To illustrate, acts or omissions considered as dishonesty include: making untruthful statements in the Personal Data Sheet, causing another person to take and pass the Career Service Professional Examination on his or her behalf, use of fake or spurious civil service eligibility, and use of position to make his or her “clients” believe that he or she could give them undue advantage — over others without the same connection — by processing their claims faster. Intent to deceive and defraud then, is evidently present in the enumerated cases.
Here, intent to deceive or defraud are not manifest in the act complained of. There was no showing that petitioner personally benefitted from her attendance as a resource speaker. In fact, she rendered service to another government unit which had already made arrangements and incurred costs for the seminar. More, in petitioner’s letter-reply to respondent Manalo’s show cause memorandum, she readily apologized and admitted conducting the seminar without prior office approval.
In Faeldonea v. Civil Service Commission, postmaster Faeldonea received an envelope containing the check for Efren’s death benefits. He took it to answer for Efren’s obligations with the Philippine Postal Corporation (PPC) and deposited it to PPC’s account with Landbank. The CSC found Faeldonea liable for grave misconduct and dishonesty. For lack of ill or selfish motives, the Court exonerated Faeldonea from the charge of dishonesty. No proof was presented to show any concealment of the truth on Faeldonea’s part.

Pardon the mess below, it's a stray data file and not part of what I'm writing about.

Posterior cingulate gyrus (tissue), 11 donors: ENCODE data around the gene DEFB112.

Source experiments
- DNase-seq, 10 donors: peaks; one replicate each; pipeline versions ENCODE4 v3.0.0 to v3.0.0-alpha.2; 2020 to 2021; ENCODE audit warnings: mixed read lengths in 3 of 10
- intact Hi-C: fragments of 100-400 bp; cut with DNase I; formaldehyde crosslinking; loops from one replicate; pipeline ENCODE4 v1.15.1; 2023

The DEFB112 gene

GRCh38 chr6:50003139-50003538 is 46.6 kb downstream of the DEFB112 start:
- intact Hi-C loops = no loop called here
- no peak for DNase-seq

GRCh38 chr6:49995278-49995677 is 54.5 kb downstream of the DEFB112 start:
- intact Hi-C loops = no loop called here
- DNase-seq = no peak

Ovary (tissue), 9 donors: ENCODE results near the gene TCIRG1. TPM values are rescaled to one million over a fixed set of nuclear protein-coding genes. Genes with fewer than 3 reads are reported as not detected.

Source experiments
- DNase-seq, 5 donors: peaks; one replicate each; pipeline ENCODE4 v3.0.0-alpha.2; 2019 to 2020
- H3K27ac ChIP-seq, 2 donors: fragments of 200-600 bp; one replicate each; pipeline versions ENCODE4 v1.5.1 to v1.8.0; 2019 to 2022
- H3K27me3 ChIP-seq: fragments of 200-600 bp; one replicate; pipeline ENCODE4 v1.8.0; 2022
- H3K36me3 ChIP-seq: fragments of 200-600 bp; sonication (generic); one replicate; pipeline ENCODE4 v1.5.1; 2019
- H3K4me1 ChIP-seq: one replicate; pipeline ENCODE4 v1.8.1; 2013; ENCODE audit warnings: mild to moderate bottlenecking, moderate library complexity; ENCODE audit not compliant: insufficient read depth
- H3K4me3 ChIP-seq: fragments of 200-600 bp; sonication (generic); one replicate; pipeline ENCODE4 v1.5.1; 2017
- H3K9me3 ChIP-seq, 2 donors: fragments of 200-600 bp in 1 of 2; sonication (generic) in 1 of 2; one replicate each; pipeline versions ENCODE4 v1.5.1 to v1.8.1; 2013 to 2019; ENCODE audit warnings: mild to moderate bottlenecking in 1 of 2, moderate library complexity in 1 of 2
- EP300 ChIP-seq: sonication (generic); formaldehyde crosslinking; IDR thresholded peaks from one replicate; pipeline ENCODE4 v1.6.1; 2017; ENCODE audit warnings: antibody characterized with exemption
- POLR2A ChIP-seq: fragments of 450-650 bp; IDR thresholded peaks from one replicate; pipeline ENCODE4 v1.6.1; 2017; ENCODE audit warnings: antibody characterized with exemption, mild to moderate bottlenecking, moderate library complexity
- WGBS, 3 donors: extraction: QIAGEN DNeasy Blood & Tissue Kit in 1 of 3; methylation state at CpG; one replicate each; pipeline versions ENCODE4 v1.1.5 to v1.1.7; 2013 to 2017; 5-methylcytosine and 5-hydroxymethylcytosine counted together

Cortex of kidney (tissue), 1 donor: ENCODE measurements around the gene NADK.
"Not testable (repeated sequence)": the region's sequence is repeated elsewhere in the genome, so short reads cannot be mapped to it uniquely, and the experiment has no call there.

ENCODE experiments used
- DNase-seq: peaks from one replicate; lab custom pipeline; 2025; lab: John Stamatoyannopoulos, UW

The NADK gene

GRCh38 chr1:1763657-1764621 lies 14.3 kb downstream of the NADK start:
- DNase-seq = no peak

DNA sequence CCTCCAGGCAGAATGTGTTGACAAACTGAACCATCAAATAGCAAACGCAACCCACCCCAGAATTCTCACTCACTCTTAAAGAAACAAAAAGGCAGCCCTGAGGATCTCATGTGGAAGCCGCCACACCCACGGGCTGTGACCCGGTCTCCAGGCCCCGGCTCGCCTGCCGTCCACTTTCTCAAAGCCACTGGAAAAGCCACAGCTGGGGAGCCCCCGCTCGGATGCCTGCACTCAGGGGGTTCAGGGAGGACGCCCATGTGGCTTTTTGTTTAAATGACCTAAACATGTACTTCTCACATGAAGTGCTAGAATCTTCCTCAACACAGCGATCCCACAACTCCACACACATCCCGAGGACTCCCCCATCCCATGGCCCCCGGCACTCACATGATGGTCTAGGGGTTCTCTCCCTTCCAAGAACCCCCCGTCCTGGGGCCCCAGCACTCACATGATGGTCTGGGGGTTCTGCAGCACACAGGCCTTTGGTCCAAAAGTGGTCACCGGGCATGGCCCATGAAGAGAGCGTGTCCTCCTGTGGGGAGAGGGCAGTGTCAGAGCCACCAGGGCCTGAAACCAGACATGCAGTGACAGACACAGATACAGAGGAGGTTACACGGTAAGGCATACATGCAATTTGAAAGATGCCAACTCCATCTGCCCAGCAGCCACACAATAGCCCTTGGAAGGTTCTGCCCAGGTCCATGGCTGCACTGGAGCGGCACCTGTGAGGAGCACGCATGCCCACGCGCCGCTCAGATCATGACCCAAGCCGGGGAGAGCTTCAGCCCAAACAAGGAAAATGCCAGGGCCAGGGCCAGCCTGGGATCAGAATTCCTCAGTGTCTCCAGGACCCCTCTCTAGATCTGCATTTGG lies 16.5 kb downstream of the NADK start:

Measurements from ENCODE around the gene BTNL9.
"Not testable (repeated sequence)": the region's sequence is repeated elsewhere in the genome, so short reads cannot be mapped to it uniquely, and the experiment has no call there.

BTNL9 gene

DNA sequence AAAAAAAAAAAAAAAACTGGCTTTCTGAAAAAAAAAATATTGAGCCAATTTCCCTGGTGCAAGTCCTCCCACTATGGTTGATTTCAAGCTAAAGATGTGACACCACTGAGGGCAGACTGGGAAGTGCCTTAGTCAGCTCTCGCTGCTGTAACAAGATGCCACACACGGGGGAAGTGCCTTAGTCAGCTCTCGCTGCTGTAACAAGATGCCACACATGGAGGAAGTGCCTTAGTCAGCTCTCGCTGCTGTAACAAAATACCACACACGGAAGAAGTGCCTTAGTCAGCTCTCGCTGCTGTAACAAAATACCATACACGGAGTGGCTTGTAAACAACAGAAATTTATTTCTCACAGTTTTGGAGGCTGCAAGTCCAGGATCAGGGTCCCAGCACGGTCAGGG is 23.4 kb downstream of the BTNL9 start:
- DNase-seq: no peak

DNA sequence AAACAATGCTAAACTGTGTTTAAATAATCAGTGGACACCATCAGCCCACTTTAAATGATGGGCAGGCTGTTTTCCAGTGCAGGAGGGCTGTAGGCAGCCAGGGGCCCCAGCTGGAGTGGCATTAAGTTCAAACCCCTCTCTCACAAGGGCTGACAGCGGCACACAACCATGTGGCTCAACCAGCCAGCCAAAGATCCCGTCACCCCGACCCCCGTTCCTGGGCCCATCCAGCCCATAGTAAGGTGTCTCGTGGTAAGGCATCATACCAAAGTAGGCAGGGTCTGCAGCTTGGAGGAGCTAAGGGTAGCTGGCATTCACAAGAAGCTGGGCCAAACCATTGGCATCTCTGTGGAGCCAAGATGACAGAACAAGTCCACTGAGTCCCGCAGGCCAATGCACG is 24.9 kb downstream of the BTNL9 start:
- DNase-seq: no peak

To conclude, in the absence of evidence proving misrepresentation or any of the other elements above-stated, we cannot hold petitioner liable for serious dishonesty.
Petitioner’s participation at the seminar cannot also constitute conduct prejudicial to the best interest of the service. In Office of the Ombudsman-Visayas v. Castro, the nature of this administrative offense was explained as follows:
The respondent’s actions, to my mind, constitute conduct prejudicial to the best interest of the service, an administrative offense which need not be related to the respondent’s official functions. In Pia v. Gervacio, we explained that acts may constitute conduct prejudicial to the best interest of the service as long as they tarnish the image and integrity of his/her public office.
The following acts or omissions have been treated as conduct prejudicial to the best interest of the service: misappropriation of public funds; abandonment of office; failure to report back to work without prior notice; failure to safe-keep public records and property; making false entries in public documents; falsification of court orders; a judge’s act of brandishing a gun; and threatening the complainants during a traffic altercation.